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Democratic presidential candidate Hillary Clinton and Republican presidential candidate Donald Trump in 2016 photos. At times it has seemed as though this presidential campaign was occurring in some alternate universe. Up is down, no means yes, day is night. Trump’s tweets, speeches, interviews, debate statements, news conferences and off-the-cuff remarks _ that is, pretty much every utterance made during his waking hours _ have been a source of hyperbole at hyper-speed. His misstatements have been so ubiquitous that Clinton’s slippery words often slithered right on by unnoticed. (AP Photo)

Just 41 percent of Americans view Trump favorably. But he's still more popular than Hillary Clinton.



President Trump is viewed favorably by just 41 percent of Americans, according to the latest Bloomberg National Poll. But he's still more popular than his 2016 Democratic rival, Hillary Clinton.

The poll found that just 39 percent of Americans hold a favorable view of the former first lady, U.S. senator and Secretary of State.

It's her second-lowest rating since Bloomberg began tracking it in September 2009. Her low point -- 38 percent -- came in September 2015, before the first ballots were cast in her primary battle against Sen. Bernie Sanders (I-VT).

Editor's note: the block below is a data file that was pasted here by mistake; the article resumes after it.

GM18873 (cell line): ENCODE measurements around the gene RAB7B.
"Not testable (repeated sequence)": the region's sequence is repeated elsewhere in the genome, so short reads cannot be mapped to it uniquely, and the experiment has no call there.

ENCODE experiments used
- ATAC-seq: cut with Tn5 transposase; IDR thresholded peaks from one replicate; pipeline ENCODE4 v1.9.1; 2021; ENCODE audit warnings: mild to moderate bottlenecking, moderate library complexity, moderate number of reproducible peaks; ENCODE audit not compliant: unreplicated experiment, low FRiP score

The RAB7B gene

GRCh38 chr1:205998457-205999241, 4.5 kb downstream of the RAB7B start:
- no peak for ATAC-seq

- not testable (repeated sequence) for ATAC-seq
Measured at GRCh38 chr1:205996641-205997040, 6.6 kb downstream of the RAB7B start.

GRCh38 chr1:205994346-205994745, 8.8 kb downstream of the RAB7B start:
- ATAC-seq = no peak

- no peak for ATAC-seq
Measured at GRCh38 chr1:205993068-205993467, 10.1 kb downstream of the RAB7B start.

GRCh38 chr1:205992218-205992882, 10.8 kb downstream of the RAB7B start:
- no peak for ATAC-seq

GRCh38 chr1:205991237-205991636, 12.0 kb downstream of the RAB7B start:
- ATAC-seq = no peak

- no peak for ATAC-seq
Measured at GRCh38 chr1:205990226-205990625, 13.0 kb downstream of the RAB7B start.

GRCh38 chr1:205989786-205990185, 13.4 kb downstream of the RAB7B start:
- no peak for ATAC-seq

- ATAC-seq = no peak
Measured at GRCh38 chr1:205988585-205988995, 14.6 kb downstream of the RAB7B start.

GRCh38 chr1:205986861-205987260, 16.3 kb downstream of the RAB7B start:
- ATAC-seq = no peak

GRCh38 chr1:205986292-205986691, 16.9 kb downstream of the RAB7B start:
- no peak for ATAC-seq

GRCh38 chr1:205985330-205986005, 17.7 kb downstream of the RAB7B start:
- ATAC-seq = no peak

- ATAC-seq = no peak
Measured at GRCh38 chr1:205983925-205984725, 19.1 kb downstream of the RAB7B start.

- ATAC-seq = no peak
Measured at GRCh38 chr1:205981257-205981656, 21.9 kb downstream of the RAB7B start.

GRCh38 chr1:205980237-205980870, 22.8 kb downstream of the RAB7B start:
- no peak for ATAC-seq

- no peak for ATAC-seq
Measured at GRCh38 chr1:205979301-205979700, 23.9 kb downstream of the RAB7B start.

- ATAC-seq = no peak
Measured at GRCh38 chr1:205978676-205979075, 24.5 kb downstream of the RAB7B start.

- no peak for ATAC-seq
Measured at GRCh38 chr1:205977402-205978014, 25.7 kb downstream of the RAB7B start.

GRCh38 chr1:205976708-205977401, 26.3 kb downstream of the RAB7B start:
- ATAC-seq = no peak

Clinton has lost support among those who voted from her in November. More than a fifth of Clinton voters now hold an unfavorable view of her, up from just 8 percent in Bloomberg's final pre-election poll. Only 6 percent of Trump voters now hold an unfavorable view of the president.

Clinton's popularity has declined even though she has mostly avoided the spotlight since her election defeat.

"There’s growing discontent with Hillary Clinton even as she has largely stayed out of the spotlight," said J. Ann Selzer, who oversaw the poll for Bloomberg. "It’s not a pox on the Democratic house because numbers for other Democrats are good."

Bloomberg's poll of 1,001 U.S. adults was conducted July 8-12 by Iowa-based Selzer & Co. and has a margin of error of plus or minus 3.1 percentage points, higher among subgroups.

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